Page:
carissa’s wierd at neumos
I lay in bed late last night retracing my steps from earlier in the day, the magic carpet overcame me and the map of the North Cascades floated out of my hand as I lost consciousness for an instant. I came to and pondered the quandry looming over me: Carissa’s Wierd is playing tonight for just the second time since last summer (i.e., twice since 2003). Am I going to go even though I got up at 3 AM and hiked 16 amazingly beautiful but rocky miles (two miles of wrong turn) and my feet are killing me and my nutsack is on fire because Zeus the God of Chafing needed a laugh? I put my contacts back into my bloodshot eyes and told Diana I might come home after one or two songs so-could-she-please-wait-up-for-me.
Finding a parking spot on Capitol Hill at 11 PM on a Saturday night is an exercise in extreme futility. I walked liked a penguin to Neumos all the way from Thomas and 15th, picking the shadowyiest sidewalks possible. I arrived in time to find all the Wierdos (as the extremely devoted, passionate fans of Carissa’s Wierd are sometimes referred to) buzzing in anticipation of the band’s set. Jen Ghetto was on stage by herself, doing some last minute tuning. Sarah Standard, violinist for the band, walked past me on her way backstage. Curtis Hall, the drummer for Mat Brooke’s band Grand Archives, stood a few feet behind me watching the show. I recognized a few other notables from Seattle’s music scene. Wierdos and curiosity-seekers alike showed up to pay their respects. It was hot as hell in there, I felt like I did a thousand jumping jacks and then pointed a blow dryer at myself while sitting next to the oven pre-heating on 450 degrees. I had no choice but to take my hearing aid out and stand under the speakers by the bar. Great views of the band from there if you don’t mind feeling like a human richter scale……
I don’t know what attracts me to Carissa’s Wierd. I’m not a Wierdo. I missed the golden age, as it were, of the band’s formative years playing for appreciative fans who listened for the sake of the sound that was beautiful and different from the rest of Seattle’s scene at the time. It’s not strictly curiosity, I got that out of my system after gradually giving CW’s catalog a try over the years (finding a half dozen gems that shimmered, but discovering most of it was unbearable to listen to) and going to last summer’s CW show at the Showbox. I’m a devoted fan of several musicians who’ve moved on to other projects after CW, but the intrigue-by-association wore off some time ago.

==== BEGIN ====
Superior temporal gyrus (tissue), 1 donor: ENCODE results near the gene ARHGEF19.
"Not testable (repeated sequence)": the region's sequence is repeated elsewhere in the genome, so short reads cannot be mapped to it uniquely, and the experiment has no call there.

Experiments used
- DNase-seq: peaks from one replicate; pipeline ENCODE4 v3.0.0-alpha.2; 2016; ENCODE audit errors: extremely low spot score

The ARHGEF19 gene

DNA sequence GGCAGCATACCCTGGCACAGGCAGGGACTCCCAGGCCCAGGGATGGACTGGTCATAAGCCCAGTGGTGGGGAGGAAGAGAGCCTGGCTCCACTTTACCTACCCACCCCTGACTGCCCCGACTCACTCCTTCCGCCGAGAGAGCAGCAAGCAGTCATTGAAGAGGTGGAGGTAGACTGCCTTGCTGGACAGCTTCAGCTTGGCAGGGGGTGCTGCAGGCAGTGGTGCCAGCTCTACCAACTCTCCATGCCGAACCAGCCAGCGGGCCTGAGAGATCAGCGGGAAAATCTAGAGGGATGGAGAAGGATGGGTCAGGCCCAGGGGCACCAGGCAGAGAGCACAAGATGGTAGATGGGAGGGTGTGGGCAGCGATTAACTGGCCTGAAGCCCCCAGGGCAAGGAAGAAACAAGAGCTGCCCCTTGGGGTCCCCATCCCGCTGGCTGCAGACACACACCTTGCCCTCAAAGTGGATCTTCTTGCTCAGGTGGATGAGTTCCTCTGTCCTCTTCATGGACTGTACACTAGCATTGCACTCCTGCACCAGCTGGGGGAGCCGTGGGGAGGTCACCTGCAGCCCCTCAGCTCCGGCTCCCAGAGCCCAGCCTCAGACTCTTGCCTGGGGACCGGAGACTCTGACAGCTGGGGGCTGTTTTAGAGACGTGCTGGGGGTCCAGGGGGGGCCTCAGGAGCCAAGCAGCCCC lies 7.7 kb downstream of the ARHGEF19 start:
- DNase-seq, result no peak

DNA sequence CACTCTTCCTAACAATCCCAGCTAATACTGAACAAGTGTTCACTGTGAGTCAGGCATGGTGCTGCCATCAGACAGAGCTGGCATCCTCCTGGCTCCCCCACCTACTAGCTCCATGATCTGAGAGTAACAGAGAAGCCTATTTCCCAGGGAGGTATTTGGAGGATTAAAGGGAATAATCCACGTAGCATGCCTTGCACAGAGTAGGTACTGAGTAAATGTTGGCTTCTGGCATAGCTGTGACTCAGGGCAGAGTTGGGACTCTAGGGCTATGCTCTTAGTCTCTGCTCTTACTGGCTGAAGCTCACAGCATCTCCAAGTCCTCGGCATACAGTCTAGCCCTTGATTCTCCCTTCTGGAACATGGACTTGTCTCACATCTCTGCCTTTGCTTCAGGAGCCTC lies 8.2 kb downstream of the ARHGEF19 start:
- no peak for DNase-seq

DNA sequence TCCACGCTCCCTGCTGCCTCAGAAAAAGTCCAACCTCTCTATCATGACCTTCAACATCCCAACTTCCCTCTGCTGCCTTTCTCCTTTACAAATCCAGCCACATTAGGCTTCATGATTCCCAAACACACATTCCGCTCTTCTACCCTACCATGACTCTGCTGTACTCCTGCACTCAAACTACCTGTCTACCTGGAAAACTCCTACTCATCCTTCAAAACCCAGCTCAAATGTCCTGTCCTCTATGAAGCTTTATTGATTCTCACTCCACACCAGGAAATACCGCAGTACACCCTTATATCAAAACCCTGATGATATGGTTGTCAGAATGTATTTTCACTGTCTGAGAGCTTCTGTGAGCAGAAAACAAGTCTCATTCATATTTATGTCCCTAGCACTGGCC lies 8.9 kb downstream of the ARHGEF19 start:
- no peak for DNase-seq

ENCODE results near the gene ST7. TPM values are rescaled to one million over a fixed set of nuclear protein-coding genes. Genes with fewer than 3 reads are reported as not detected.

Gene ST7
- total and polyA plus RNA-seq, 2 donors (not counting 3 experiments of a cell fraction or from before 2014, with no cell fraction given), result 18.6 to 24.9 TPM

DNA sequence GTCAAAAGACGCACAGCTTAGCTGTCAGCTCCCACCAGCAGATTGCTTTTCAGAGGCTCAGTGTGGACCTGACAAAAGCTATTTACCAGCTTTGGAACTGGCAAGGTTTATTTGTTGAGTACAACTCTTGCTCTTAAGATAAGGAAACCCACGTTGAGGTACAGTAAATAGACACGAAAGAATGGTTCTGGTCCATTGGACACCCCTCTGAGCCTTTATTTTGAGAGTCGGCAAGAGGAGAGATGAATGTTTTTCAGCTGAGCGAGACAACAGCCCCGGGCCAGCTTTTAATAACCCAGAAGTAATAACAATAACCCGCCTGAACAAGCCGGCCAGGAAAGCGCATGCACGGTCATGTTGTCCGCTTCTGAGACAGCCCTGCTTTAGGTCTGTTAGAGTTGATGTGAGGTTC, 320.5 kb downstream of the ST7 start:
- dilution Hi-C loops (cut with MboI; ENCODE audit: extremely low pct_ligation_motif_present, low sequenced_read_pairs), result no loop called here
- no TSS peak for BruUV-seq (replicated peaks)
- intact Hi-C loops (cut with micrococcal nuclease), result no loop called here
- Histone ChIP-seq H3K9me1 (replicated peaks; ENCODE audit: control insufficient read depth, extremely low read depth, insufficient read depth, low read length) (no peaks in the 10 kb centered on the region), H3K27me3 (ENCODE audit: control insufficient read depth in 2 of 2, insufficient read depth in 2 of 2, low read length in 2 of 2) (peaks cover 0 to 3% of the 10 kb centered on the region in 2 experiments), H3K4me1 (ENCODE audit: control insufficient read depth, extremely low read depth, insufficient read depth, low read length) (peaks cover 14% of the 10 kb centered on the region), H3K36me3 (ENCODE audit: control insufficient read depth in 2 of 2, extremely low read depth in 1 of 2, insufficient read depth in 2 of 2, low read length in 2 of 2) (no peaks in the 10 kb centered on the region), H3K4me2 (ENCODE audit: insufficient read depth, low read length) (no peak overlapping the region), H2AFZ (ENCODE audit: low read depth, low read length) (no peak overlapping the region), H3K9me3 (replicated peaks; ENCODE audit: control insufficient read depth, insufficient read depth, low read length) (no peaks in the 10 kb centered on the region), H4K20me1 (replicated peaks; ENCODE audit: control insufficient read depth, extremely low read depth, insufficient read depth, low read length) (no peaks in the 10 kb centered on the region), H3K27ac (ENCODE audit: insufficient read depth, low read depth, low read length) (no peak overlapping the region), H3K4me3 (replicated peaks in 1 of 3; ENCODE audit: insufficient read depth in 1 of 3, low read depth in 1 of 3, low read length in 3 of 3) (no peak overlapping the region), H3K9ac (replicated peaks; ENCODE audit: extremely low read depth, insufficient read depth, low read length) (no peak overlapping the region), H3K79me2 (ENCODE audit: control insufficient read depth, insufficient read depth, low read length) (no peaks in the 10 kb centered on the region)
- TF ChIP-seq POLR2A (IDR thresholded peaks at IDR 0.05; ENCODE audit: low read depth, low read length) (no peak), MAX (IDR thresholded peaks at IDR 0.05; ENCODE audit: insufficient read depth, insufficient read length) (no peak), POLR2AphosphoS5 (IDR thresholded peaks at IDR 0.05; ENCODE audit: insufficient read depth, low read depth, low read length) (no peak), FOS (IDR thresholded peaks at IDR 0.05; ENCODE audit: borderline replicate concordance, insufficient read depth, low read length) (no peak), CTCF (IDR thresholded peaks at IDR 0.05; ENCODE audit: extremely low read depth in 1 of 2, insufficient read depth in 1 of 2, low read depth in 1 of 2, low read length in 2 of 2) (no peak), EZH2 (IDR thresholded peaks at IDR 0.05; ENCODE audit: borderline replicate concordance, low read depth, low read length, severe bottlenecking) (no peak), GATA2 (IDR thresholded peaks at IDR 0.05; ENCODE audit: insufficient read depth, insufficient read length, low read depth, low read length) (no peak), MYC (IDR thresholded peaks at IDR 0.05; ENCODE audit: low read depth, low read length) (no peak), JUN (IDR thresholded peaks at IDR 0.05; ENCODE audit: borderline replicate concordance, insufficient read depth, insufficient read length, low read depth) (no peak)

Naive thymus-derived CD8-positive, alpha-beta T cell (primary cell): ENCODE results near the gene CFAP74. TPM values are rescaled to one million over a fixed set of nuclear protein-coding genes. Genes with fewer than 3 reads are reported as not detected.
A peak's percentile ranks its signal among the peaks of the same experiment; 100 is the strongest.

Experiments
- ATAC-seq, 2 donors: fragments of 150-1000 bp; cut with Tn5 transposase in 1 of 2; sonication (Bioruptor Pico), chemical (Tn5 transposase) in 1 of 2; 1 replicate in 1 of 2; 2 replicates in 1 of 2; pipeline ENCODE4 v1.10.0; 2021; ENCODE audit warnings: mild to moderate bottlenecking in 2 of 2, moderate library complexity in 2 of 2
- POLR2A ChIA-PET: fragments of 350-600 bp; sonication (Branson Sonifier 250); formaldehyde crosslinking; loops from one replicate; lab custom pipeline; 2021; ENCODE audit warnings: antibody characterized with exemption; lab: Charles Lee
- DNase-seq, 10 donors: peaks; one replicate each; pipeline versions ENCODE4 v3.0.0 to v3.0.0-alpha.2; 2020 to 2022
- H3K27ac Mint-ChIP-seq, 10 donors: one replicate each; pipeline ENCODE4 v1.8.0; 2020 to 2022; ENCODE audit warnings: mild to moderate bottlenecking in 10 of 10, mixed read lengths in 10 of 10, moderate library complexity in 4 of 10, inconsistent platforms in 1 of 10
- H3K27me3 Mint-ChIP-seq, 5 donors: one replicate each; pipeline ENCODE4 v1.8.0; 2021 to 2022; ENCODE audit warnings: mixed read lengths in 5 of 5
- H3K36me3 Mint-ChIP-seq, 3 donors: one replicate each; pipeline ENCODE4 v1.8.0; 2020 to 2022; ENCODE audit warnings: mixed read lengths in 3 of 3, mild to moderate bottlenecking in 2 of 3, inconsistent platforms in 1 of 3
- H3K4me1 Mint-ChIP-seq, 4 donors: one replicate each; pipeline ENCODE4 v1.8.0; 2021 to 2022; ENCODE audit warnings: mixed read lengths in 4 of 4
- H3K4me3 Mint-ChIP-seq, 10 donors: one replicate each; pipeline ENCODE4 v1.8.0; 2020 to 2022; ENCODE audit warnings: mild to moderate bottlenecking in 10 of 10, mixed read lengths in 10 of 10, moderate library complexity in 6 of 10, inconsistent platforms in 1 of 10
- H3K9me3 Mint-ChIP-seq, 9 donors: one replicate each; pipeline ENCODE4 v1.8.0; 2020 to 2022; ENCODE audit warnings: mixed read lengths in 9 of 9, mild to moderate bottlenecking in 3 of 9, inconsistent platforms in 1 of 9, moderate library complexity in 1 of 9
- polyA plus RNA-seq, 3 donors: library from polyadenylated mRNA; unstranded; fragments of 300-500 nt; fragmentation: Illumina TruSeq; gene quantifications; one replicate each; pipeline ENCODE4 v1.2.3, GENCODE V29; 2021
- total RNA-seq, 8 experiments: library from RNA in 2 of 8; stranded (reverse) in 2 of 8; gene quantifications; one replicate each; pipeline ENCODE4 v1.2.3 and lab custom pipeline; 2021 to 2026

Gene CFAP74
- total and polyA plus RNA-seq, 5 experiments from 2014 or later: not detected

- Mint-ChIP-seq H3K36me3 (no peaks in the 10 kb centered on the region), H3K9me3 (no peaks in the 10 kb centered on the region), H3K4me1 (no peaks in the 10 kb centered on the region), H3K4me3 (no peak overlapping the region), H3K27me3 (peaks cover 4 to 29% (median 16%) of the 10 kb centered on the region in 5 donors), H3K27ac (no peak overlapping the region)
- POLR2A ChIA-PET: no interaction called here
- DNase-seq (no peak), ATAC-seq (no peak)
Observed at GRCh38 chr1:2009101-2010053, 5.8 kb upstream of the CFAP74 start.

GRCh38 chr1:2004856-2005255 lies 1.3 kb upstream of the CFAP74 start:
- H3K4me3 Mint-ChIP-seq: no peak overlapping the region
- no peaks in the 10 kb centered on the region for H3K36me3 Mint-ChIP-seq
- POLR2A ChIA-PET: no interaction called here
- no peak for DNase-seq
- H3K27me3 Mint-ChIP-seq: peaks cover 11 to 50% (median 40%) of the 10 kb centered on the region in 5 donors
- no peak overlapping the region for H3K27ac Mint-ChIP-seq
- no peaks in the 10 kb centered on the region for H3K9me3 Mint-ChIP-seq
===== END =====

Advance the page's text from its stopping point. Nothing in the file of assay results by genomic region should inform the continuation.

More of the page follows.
Chamber rock, slowcore, feelingscore, mopefolk, crybabycore, whatever music journalists disparagingly refer to it as….. the soft, feathery trance-like arrangements and whispery, agonized muttering baffles a lot of musicphiles. I can’t listen to it at home, my life is too upbeat to appreciate most of CW’s catalog there. But in a dingy rock club filled with strangers and the smell of stale cigarettes and the band playing its heart out, those dark but pretty ballads are mesmerizing. Last night’s show was very good. Other than a funny bungled chord and one bad-or-ironic song in which Mat Brooke sang way out of his range (i thought his vocal chords were going to pop), I loved the entire set. Jen Ghetto played a moving solo on So You Wanna Be a Superhero that garnered probably the most admiration and applause of the evening. I detected a little twangy country toward the end of the set in a faster-paced song with a cool jangly intro. I didn’t recognize it for old or new but I fully appreciated it. What is Carissa’s Wierd now? Last summer’s concert at the Showbox was referred to as a “one-off”. What does it mean when a band follows a “one-off” with another show a year later, with a fourth scheduled for New York City in October? Is CW a side-project for everyone in the band now, something they do to sustain themselves for artistic reasons and pay back the devotees who love them? Is there going to be a reunion every year with the occasional new song thrown in, as a favor (or part of a contractual arrangement) for the hometown record label that reissued some of their old songs?
I slid into bed at 1:30 so as not to wake Diana (she finally turned in at 12:30) and I was out cold in seconds. The night was a test of my endurance, my feet hurt like crazy. And I was sweating like mad, I was ready for someone to ask me if I needed medical attention. I’ve never been in such a stuffy room. But I made it all the way through the encore because Carissa’s Wierd was so good.